How do I make a claim? You can claim benefits and upload any supporting documents online at www.equifaxbreachsettlement.com. If you’d rather mail your claim, download and fill out this form. Send it along with any supporting documents to this address:
Equifax Data Breach Settlement Administrator
c/o JND Legal Administration
P.O. Box 91318
Seattle, WA 98111-9418
If the claim is for someone who was a minor on May 13, 2017, you must use this form and send it via snail mail.
You have to file your claim by January 22, 2020 for most benefits (for claims involving out-of-pocket losses or time you spend dealing with the breach in the future, the deadline is January 22, 2024). But you won’t receive benefits until the settlement administrator has permission from the court to do so—and that won’t be before January 23, 2020. You can sign up for e-mail alerts from the FTC regarding the settlement, or call 833-759-2982 for updates.
What documentation do I need to provide? Out-of-pocket losses have to be “fairly traceable to the breach” to receive reimbursement. It’s not clear how consumers may link any fraudulent activity that they experienced to the breach. “Pointing to a particular compromise and saying that it is the one that caused an issue is extremely difficult,” says Eva Velasquez, president and CEO of the Identity Theft Resource Center.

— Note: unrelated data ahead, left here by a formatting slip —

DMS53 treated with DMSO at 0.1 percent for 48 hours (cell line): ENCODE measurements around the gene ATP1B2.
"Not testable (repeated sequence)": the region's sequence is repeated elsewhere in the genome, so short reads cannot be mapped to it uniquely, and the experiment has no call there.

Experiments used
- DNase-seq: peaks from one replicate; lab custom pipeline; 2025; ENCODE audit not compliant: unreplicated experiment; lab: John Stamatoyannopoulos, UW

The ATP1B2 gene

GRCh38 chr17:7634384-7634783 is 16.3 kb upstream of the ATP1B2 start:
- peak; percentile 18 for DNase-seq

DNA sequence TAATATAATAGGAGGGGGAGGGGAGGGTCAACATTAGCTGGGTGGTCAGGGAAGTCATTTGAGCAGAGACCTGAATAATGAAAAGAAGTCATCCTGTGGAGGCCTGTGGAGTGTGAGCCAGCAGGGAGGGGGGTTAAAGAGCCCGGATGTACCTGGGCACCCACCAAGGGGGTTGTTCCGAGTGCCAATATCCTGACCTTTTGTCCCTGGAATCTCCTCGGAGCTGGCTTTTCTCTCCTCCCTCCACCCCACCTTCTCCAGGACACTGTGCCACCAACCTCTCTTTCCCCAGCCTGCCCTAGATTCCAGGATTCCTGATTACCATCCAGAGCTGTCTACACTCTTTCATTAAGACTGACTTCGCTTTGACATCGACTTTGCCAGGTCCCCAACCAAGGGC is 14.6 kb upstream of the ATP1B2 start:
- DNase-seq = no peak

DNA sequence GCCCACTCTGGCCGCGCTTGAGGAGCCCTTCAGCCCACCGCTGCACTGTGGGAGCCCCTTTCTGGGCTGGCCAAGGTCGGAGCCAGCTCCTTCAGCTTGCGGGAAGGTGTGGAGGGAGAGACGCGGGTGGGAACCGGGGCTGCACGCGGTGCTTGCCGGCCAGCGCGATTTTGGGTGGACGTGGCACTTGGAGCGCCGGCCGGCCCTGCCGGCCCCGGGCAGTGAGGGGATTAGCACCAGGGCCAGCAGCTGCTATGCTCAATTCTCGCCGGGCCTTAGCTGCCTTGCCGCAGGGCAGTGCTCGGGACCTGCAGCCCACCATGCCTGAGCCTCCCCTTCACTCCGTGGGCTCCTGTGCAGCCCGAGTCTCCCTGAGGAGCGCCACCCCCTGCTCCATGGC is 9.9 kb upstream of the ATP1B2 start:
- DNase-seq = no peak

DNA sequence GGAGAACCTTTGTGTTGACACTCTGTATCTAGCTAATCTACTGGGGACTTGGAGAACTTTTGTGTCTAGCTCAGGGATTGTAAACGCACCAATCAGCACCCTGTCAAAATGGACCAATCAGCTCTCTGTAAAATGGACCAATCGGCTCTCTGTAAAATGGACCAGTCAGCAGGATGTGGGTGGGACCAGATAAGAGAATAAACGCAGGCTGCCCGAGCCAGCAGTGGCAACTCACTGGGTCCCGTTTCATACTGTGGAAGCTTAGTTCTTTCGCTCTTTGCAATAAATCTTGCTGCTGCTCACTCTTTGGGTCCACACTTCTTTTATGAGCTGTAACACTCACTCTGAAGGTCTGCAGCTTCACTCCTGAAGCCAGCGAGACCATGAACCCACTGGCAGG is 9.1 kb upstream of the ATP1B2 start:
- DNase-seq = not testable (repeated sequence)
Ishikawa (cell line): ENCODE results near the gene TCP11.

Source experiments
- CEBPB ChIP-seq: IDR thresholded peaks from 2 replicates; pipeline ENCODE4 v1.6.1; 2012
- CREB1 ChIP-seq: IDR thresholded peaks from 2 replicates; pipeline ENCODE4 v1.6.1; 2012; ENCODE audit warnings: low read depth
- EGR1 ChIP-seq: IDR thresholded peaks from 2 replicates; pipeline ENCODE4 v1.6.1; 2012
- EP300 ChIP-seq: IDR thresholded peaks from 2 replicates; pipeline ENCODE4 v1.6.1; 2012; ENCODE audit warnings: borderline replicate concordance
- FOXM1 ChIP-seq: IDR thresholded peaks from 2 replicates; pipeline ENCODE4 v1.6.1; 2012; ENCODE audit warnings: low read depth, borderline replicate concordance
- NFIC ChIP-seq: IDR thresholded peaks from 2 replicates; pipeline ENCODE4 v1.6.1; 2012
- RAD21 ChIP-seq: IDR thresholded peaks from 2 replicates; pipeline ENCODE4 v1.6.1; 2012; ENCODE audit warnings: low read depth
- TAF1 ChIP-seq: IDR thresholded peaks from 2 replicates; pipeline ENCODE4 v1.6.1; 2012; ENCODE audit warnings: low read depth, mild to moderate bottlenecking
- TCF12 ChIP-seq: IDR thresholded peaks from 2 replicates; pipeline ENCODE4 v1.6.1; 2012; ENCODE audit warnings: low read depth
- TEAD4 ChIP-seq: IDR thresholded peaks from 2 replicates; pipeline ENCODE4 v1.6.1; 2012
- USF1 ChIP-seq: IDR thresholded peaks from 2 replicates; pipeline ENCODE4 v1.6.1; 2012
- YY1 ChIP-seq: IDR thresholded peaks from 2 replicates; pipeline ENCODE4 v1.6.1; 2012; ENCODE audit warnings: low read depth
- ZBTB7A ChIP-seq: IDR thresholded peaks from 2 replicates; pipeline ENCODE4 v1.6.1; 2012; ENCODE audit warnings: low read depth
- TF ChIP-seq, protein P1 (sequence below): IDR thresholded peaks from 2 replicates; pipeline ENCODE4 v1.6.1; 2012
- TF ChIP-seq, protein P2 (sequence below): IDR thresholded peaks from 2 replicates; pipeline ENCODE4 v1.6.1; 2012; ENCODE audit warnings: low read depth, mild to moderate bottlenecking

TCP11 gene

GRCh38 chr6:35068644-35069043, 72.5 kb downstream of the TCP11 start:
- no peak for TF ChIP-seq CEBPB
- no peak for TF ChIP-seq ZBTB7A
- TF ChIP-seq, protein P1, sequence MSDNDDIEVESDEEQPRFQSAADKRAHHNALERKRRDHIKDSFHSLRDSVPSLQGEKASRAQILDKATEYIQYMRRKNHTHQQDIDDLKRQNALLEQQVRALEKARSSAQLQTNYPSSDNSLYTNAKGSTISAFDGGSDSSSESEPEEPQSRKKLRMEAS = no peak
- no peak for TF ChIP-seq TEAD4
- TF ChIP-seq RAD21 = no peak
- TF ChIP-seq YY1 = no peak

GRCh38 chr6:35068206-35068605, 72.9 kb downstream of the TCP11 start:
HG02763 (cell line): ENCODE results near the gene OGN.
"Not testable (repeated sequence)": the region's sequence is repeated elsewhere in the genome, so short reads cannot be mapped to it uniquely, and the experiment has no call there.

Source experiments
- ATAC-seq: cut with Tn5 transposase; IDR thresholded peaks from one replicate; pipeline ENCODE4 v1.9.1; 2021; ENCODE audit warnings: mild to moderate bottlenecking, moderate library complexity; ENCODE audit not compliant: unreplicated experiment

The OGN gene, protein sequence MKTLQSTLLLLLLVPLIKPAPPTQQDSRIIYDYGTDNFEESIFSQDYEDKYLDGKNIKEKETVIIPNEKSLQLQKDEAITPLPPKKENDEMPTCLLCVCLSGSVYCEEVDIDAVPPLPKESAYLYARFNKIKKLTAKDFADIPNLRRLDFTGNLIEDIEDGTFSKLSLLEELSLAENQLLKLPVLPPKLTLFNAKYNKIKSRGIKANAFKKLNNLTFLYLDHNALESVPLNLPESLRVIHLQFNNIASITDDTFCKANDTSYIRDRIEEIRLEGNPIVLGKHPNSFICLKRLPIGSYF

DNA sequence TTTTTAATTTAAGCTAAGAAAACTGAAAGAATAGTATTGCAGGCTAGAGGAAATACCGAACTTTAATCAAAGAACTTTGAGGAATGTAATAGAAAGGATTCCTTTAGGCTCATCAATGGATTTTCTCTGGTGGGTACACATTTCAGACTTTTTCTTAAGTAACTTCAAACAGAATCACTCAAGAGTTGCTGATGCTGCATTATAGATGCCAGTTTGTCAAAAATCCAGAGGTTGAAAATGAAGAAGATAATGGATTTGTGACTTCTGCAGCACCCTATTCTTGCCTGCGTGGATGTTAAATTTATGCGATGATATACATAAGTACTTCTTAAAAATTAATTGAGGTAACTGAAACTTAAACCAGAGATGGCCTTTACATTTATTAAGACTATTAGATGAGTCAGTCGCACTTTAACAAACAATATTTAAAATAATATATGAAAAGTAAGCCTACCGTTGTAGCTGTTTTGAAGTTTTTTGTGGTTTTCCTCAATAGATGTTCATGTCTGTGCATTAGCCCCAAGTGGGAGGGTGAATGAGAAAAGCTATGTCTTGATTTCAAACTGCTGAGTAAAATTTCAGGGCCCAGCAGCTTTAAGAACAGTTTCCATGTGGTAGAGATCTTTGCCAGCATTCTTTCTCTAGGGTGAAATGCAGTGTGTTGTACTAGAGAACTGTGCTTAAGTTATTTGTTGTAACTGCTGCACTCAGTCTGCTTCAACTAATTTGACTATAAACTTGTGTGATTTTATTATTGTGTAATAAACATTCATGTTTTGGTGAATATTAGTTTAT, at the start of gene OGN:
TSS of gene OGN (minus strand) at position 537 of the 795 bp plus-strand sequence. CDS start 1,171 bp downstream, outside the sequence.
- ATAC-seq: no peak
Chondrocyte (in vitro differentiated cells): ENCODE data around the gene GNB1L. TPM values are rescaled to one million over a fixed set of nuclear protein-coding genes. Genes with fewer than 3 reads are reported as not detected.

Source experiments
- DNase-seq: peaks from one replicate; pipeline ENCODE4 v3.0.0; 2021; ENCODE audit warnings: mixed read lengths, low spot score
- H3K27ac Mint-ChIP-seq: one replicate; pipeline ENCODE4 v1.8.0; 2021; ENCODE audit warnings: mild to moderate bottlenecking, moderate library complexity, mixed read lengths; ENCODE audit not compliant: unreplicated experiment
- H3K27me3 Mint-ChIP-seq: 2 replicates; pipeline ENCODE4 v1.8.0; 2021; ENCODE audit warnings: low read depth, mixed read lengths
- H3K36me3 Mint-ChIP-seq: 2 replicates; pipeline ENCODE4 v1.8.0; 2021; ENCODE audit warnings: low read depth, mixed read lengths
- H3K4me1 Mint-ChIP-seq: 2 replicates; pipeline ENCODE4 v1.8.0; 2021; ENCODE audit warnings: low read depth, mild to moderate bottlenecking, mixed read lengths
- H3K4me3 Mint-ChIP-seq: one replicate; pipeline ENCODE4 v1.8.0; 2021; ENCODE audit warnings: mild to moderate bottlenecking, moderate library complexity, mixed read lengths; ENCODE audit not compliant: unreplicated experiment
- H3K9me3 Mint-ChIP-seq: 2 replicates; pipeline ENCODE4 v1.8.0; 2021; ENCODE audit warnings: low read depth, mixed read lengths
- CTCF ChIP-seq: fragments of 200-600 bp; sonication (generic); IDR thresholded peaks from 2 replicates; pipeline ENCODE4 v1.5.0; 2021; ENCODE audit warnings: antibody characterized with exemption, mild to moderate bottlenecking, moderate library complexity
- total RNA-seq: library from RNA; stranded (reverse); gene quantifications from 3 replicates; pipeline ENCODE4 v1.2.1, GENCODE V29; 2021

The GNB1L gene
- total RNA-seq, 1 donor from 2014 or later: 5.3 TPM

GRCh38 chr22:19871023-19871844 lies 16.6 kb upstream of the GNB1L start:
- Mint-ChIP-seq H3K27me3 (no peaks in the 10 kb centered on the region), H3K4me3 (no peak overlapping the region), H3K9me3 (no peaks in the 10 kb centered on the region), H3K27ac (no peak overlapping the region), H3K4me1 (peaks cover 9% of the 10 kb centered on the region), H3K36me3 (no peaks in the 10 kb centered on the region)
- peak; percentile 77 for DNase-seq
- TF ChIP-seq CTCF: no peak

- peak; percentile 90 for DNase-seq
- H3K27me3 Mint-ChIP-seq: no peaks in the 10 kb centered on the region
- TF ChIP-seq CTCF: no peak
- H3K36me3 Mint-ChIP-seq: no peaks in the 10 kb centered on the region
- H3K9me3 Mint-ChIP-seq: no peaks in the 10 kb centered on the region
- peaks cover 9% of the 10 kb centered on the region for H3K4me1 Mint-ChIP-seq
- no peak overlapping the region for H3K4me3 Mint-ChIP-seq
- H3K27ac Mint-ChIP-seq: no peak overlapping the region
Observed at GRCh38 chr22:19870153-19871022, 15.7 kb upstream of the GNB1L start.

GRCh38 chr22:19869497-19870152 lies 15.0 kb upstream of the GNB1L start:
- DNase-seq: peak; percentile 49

But you may be able to make a solid case to get compensation for actions you took to protect your identity in the wake of the breach, such as freezing and thawing your credit reports, signing up for credit-monitoring services, or calling the credit agencies or other services for assistance. Dig up any documents that may serve as backup, such as credit-card and bank statements or receipts showing fees you paid and phone records indicating calls that you made.
If you’re claiming reimbursement for 10 hours or less of time that you spent avoiding or recovering from identity theft, you may provide only a description; backup documentation is not required. If you claim more than 10 hours, however, you must include supporting documents.
Why is the Equifax data breach a big deal? The breach exposed key pieces of personal data, such as names, Social Security numbers and birth dates, involving nearly half the U.S. population. Criminals can use such information years down the road to pose as someone else, from opening credit or utility accounts to renting an apartment to receiving medical care.
Will a credit-monitoring service protect me from identity theft? It won’t prevent identity theft, but it may help you spot fraud more quickly. If a crook opens a credit line in your name and it shows up on your credit report, for example, you should receive a notification of the change. Three-bureau monitoring is the best option because it covers your credit reports from all the major bureaus. Typically, you’ll pay about $20 a month for three-bureau monitoring, says credit expert John Ulzheimer—so the free option via the Equifax settlement is worth picking up.
The strongest measure you can take to prevent fraudsters from opening credit accounts in your name is to freeze your credit reports. When a freeze is in place, a lender can’t view it to judge your creditworthiness in response to a request for a new credit line or loan. Federal law now requires the bureaus to both place and lift freezes free of charge.